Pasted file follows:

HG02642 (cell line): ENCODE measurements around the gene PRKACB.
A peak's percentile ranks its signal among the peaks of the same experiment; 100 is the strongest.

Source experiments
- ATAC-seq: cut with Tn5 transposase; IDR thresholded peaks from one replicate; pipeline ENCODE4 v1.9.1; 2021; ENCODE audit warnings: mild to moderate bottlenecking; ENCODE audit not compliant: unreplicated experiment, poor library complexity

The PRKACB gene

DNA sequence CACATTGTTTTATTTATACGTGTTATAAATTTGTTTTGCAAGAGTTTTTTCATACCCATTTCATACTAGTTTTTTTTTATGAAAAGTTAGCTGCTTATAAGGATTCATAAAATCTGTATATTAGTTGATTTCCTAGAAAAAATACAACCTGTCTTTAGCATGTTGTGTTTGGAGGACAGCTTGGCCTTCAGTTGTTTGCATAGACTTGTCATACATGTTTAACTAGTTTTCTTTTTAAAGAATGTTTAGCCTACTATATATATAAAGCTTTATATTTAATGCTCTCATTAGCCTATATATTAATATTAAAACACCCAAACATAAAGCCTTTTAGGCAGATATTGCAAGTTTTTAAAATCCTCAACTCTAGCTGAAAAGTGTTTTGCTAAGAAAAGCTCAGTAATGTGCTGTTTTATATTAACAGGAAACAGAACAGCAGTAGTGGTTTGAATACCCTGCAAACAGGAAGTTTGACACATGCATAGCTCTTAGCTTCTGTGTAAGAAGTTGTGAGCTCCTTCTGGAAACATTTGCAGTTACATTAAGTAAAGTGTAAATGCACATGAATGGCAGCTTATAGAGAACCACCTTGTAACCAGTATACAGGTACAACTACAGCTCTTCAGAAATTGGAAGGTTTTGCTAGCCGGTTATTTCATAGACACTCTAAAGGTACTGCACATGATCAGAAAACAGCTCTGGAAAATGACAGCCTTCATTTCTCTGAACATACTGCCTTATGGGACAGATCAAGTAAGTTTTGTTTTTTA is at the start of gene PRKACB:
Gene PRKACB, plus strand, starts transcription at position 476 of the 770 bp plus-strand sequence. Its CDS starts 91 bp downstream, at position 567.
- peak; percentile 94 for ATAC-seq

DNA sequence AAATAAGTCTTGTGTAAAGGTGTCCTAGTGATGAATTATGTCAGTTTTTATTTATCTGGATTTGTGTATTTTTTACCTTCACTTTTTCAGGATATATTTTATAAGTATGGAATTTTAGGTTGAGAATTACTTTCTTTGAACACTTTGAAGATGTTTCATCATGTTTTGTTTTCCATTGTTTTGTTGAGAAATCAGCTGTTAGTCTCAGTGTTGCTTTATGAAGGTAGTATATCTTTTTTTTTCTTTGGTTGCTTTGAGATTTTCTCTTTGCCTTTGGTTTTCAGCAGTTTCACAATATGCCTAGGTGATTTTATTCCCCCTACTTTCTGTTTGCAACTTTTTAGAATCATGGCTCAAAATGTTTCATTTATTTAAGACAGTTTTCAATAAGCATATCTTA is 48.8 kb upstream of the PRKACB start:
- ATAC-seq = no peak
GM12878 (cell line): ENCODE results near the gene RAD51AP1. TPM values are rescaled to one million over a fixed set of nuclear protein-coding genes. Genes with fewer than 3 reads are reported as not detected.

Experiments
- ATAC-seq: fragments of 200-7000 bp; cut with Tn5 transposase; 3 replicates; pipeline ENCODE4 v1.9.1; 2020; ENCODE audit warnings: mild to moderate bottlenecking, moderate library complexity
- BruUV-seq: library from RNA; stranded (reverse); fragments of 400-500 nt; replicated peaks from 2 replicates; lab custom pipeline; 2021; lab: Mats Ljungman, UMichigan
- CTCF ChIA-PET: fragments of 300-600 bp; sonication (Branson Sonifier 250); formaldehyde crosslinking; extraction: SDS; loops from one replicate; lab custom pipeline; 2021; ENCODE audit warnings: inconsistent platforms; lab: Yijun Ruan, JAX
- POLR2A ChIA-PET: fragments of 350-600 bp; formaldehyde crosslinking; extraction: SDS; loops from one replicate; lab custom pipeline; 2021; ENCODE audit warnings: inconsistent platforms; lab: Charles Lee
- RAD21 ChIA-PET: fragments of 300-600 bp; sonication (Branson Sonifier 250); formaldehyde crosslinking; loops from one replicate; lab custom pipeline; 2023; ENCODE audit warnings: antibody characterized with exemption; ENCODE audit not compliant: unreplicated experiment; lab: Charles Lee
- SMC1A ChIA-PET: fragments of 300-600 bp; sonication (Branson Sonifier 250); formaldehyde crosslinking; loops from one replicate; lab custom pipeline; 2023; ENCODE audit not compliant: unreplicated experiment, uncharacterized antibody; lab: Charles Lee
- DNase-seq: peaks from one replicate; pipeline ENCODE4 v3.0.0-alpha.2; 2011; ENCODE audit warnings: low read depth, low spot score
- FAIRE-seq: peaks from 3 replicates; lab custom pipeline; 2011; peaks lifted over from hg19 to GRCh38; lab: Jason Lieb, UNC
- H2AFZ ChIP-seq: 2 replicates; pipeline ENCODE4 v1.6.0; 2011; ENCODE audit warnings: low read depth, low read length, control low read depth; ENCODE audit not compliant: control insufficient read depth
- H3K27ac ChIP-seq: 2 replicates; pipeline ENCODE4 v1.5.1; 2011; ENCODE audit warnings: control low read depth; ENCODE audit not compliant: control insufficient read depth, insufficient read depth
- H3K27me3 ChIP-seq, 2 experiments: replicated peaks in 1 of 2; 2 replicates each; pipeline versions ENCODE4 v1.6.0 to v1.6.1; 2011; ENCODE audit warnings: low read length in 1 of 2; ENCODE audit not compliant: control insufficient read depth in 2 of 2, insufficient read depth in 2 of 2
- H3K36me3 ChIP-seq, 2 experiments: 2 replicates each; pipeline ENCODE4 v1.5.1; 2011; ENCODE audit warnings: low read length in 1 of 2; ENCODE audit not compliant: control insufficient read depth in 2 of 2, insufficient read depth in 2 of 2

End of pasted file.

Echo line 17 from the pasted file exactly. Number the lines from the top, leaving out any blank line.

- RAD21 ChIA-PET: fragments of 300-600 bp; sonication (Branson Sonifier 250); formaldehyde crosslinking; loops from one replicate; lab custom pipeline; 2023; ENCODE audit warnings: antibody characterized with exemption; ENCODE audit not compliant: unreplicated experiment; lab: Charles Lee